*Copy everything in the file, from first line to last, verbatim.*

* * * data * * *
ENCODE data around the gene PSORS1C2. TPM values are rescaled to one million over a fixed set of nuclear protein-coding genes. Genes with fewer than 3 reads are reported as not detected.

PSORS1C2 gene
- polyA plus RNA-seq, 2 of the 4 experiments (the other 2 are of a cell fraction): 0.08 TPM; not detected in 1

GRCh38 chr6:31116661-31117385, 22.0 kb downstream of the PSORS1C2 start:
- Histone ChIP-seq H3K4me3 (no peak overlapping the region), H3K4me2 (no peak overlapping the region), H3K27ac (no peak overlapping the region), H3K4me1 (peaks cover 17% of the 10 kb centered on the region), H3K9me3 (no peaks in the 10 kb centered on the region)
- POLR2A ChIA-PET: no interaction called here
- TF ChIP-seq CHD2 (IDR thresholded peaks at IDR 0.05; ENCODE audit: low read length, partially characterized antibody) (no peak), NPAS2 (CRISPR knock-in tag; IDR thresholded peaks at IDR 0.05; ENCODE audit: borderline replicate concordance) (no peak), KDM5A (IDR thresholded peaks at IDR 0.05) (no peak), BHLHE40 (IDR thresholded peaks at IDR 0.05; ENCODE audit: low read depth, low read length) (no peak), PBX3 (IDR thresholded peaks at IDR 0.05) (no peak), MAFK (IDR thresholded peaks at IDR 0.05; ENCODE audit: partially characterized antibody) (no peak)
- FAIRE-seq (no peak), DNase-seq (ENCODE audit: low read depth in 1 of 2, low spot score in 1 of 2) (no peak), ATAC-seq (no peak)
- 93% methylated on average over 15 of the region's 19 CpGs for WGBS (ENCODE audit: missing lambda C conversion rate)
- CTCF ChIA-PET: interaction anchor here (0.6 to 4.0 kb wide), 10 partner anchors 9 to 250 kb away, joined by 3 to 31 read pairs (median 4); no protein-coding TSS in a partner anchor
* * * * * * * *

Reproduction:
ENCODE data around the gene PSORS1C2. TPM values are rescaled to one million over a fixed set of nuclear protein-coding genes. Genes with fewer than 3 reads are reported as not detected.

PSORS1C2 gene
- polyA plus RNA-seq, 2 of the 4 experiments (the other 2 are of a cell fraction): 0.08 TPM; not detected in 1

GRCh38 chr6:31116661-31117385, 22.0 kb downstream of the PSORS1C2 start:
- Histone ChIP-seq H3K4me3 (no peak overlapping the region), H3K4me2 (no peak overlapping the region), H3K27ac (no peak overlapping the region), H3K4me1 (peaks cover 17% of the 10 kb centered on the region), H3K9me3 (no peaks in the 10 kb centered on the region)
- POLR2A ChIA-PET: no interaction called here
- TF ChIP-seq CHD2 (IDR thresholded peaks at IDR 0.05; ENCODE audit: low read length, partially characterized antibody) (no peak), NPAS2 (CRISPR knock-in tag; IDR thresholded peaks at IDR 0.05; ENCODE audit: borderline replicate concordance) (no peak), KDM5A (IDR thresholded peaks at IDR 0.05) (no peak), BHLHE40 (IDR thresholded peaks at IDR 0.05; ENCODE audit: low read depth, low read length) (no peak), PBX3 (IDR thresholded peaks at IDR 0.05) (no peak), MAFK (IDR thresholded peaks at IDR 0.05; ENCODE audit: partially characterized antibody) (no peak)
- FAIRE-seq (no peak), DNase-seq (ENCODE audit: low read depth in 1 of 2, low spot score in 1 of 2) (no peak), ATAC-seq (no peak)
- 93% methylated on average over 15 of the region's 19 CpGs for WGBS (ENCODE audit: missing lambda C conversion rate)
- CTCF ChIA-PET: interaction anchor here (0.6 to 4.0 kb wide), 10 partner anchors 9 to 250 kb away, joined by 3 to 31 read pairs (median 4); no protein-coding TSS in a partner anchor